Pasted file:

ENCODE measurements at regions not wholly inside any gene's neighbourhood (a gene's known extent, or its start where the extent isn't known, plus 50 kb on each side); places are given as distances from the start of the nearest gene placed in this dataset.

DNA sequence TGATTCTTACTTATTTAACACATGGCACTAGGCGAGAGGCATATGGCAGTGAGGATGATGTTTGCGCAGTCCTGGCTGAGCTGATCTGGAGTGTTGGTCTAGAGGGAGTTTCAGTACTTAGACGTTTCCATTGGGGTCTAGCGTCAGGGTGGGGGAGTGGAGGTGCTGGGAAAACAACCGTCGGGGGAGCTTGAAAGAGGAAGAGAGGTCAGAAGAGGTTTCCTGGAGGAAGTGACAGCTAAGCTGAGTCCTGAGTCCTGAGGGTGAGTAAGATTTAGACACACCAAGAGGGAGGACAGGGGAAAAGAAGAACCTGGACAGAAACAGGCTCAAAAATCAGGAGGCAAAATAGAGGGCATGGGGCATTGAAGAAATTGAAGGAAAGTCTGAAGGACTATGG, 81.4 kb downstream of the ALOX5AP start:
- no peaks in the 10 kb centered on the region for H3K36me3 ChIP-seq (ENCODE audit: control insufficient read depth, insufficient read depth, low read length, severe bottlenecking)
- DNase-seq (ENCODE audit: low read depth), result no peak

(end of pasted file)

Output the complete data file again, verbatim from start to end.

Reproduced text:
ENCODE measurements at regions not wholly inside any gene's neighbourhood (a gene's known extent, or its start where the extent isn't known, plus 50 kb on each side); places are given as distances from the start of the nearest gene placed in this dataset.

DNA sequence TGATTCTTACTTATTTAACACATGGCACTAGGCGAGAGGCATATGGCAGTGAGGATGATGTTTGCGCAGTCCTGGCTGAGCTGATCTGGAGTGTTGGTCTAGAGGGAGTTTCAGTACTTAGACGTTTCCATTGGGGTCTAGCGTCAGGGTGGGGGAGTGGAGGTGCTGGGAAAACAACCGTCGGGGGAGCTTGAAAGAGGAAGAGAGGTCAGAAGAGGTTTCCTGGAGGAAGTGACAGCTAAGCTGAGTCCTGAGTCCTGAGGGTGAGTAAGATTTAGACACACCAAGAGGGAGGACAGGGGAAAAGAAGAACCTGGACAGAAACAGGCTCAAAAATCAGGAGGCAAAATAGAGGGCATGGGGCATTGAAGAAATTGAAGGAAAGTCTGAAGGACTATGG, 81.4 kb downstream of the ALOX5AP start:
- no peaks in the 10 kb centered on the region for H3K36me3 ChIP-seq (ENCODE audit: control insufficient read depth, insufficient read depth, low read length, severe bottlenecking)
- DNase-seq (ENCODE audit: low read depth), result no peak